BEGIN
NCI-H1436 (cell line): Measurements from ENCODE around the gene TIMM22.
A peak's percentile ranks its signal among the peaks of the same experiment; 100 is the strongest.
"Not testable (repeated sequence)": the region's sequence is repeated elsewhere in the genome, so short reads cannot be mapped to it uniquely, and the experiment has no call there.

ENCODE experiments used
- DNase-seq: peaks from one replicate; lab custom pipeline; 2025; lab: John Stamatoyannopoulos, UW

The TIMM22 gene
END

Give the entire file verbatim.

NCI-H1436 (cell line): Measurements from ENCODE around the gene TIMM22.
A peak's percentile ranks its signal among the peaks of the same experiment; 100 is the strongest.
"Not testable (repeated sequence)": the region's sequence is repeated elsewhere in the genome, so short reads cannot be mapped to it uniquely, and the experiment has no call there.

ENCODE experiments used
- DNase-seq: peaks from one replicate; lab custom pipeline; 2025; lab: John Stamatoyannopoulos, UW

The TIMM22 gene